Successful cooperation with Iran will be difficult and a grand deal may fail. However, achieving U.S. goals in the region and defeating ISIS is even less likely than successfully negotiating with Iran due to the constraints of questionable partners, “no U.S. ground combat troops,” and little ability to address the root causes for ISIS’ rise. The Obama administration has rightly noted that long-term success against ISIS requires an inclusive Iraq government. There is no guarantee the new Iraqi government will be more inclusive than Maliki’s administration. Additionally, Iran will play a significant role in all future Iraqi governments and likely have influence with Shiite militias.
Although working with Iran may fail, dealing with the various regional issues separately offers even less chance of success and hinders the U.S. ability to pursue an integrated regional strategy. The United States has worked well with Iran in the past. After 9/11,thousands of Iranians held a candlelight vigil and Iran was working to overthrow the Taliban long before 9/11. Furthermore, during the 2001 Bonn Conference, Iran supported U.S. policy in Afghanistan, suggested the idea of democratic elections, and helped secure the U.S.-desired Karzai government. Relations with Iran declined precipitously after the U.S. labeled Iran as part of the “axis of evil” and proceeded to surround Iran with military forces by invading Iraq (another “axis of evil” member) on what Iran likely perceived as fabricated evidence.
The U.S. should view Iran as a state with its own interests, domestic politics, and perceptions. As a state, the United States can negotiate with Iran on items of mutual interest, accepting that Iran has different interests and will continue competing with the U.S. on many fronts. There are risks, but also rewards. Nonetheless, there will be issues where a negotiated settlement will benefit both parties.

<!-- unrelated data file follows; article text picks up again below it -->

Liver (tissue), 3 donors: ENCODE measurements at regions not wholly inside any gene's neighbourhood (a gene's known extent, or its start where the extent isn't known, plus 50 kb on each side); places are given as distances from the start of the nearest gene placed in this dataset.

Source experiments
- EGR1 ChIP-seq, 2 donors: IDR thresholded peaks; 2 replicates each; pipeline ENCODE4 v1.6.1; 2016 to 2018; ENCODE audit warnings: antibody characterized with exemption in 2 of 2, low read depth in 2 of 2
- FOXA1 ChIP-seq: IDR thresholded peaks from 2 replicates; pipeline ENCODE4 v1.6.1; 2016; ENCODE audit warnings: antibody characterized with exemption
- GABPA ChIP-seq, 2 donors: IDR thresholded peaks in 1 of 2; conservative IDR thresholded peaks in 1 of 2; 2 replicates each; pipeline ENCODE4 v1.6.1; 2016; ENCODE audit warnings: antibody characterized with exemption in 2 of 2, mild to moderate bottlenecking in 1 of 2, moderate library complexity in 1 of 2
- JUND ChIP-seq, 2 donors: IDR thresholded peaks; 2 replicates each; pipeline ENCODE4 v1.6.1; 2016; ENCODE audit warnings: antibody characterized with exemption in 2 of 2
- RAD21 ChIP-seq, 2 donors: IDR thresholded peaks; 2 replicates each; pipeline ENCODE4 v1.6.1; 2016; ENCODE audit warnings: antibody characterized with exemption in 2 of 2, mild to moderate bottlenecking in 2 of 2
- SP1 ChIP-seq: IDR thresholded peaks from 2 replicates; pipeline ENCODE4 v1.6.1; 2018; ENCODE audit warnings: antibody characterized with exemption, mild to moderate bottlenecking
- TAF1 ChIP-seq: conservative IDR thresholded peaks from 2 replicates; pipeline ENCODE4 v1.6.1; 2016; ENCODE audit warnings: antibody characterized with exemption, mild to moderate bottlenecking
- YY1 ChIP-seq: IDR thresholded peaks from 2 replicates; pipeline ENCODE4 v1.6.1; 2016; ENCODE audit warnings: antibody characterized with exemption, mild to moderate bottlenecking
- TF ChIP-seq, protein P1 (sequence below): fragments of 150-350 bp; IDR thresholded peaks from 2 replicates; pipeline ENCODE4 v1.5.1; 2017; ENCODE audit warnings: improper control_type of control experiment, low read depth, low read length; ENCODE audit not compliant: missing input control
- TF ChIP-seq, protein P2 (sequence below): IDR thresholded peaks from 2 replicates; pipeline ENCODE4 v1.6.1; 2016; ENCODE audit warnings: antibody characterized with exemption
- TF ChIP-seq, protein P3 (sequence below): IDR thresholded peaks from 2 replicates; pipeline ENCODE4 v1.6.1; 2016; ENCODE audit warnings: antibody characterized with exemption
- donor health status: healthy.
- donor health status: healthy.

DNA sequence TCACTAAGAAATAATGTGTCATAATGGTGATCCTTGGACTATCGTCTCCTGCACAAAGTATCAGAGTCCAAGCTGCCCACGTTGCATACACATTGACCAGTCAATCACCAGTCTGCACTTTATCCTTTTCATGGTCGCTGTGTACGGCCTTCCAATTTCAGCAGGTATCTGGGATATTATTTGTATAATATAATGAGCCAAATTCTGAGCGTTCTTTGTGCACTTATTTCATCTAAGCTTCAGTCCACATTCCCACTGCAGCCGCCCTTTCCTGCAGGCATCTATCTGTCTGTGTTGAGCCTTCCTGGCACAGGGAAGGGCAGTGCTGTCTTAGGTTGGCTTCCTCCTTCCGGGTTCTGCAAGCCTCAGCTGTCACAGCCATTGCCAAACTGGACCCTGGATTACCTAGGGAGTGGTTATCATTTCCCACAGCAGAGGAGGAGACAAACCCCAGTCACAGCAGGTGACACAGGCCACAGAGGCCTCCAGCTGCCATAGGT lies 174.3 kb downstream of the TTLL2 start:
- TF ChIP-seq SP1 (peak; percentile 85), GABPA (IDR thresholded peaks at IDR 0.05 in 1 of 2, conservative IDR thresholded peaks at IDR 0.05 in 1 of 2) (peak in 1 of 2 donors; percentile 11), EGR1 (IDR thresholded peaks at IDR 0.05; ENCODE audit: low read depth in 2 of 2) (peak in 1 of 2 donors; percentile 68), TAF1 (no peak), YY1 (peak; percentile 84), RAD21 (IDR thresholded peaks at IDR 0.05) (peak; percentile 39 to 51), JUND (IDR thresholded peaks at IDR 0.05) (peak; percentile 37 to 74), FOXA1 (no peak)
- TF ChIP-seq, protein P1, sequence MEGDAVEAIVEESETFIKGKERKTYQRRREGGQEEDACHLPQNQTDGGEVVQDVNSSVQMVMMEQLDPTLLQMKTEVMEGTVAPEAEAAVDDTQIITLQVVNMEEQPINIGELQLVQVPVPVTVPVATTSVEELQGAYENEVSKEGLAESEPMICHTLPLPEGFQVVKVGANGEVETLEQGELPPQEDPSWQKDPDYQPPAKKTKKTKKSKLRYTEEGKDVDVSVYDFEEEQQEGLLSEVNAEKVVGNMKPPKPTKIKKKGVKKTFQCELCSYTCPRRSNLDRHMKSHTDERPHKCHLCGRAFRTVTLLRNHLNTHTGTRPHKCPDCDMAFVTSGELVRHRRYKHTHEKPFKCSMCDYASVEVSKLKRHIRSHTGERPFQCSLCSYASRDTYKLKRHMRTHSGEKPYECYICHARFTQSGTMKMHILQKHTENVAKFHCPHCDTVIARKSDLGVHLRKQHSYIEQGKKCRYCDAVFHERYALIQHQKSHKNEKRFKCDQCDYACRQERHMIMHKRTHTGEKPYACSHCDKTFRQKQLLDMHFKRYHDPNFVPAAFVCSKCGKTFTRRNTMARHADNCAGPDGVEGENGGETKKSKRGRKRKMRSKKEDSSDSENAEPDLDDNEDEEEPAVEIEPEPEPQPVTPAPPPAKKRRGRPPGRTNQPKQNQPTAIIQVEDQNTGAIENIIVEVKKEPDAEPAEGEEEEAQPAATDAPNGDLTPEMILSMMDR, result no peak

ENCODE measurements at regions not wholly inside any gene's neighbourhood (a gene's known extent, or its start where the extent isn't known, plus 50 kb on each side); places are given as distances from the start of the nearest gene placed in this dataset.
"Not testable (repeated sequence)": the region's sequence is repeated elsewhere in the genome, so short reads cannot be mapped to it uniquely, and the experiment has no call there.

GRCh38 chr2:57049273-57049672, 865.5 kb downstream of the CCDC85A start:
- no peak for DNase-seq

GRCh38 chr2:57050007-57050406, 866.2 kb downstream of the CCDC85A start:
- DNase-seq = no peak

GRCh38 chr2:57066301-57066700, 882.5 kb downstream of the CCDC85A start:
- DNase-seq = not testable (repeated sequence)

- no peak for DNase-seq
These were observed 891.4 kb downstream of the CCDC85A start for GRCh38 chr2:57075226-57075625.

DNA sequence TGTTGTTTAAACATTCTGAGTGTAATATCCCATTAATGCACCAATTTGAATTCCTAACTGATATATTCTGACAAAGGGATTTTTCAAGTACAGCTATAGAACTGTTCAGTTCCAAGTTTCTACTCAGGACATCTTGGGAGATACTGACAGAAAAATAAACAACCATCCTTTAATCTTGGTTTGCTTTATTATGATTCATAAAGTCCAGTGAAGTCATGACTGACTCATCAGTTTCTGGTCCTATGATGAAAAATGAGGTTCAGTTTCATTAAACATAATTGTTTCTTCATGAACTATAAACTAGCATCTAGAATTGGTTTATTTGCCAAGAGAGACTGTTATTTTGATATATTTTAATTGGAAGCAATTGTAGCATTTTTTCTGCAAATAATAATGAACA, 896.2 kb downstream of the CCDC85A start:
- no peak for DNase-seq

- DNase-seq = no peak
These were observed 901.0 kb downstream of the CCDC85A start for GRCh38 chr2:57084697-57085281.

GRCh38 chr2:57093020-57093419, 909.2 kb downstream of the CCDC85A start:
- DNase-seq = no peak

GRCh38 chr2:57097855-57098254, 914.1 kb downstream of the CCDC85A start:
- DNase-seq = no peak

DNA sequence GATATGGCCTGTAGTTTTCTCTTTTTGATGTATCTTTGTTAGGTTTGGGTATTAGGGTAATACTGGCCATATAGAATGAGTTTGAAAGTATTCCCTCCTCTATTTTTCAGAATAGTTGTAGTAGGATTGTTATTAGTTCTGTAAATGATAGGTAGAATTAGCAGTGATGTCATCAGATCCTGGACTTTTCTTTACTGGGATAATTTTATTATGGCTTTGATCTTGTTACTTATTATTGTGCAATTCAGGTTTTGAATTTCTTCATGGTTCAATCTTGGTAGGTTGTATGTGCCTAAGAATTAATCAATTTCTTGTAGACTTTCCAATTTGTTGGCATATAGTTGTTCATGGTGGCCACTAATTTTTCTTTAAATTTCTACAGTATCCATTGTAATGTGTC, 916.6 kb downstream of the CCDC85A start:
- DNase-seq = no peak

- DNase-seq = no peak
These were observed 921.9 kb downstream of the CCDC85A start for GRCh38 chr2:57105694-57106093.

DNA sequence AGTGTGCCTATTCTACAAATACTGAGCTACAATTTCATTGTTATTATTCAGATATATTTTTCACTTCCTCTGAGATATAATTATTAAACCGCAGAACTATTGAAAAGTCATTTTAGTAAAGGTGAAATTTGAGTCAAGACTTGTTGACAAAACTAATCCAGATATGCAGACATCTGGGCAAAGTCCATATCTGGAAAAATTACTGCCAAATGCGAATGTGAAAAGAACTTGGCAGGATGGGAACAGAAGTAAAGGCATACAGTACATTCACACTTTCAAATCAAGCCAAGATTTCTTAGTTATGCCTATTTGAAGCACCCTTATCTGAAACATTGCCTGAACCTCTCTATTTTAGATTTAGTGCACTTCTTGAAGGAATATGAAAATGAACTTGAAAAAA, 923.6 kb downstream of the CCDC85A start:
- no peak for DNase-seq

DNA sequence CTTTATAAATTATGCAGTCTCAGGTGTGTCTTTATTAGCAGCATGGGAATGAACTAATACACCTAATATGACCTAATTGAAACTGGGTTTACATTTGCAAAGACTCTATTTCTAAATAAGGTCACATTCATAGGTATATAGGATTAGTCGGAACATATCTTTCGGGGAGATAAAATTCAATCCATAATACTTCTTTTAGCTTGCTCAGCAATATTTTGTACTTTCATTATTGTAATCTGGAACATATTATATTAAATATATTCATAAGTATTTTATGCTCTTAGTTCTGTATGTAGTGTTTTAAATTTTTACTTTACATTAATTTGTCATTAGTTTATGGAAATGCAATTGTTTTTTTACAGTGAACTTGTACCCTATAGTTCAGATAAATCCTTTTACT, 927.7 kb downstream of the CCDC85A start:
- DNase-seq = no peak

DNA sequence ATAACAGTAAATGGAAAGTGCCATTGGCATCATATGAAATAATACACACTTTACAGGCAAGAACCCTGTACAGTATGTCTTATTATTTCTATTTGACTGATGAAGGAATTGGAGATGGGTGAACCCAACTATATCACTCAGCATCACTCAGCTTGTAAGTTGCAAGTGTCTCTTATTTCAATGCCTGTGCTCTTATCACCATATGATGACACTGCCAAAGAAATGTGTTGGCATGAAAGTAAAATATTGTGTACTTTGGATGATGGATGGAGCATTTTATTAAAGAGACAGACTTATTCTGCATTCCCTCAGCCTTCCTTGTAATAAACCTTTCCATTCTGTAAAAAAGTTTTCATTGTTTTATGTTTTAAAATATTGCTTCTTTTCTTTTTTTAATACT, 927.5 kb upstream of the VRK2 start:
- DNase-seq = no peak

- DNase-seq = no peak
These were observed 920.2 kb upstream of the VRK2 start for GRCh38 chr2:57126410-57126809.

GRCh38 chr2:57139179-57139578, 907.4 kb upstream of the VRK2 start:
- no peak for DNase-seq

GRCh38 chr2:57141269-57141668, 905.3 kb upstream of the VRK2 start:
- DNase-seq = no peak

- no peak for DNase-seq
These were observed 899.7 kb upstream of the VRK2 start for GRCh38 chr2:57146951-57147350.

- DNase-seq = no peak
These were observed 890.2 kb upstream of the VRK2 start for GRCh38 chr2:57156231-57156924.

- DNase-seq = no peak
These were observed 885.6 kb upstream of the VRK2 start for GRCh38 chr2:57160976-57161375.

U.S. policy should prioritize and link the Levant issues (nuclear weapons, ISIS, Syrian governance, and Iraqi governance) and make Iran part of the way forward where interests align to advance the highest U.S. priorities, which may come at the expense of less important interests. The United States will achieve far more at a lower cost by working with others whenever interests align and properly focusing our efforts on the most important issues. Ultimately, in the Gulf Region, the United States has no permanent allies or enemies—only permanent interests of varying import.
Major Benjamin Fernandes, U.S. Army, is a CFR Term Member and PhD student at George Mason University. His studies focus on security assistance, principal-agent theory, and grand strategy. He is currently assigned to the Army Capabilities Integration Center (ARCIC). The conclusions and opinions expressed are his own and do not reflect the official position of the U.S. government, U.S. Army, or ARCIC.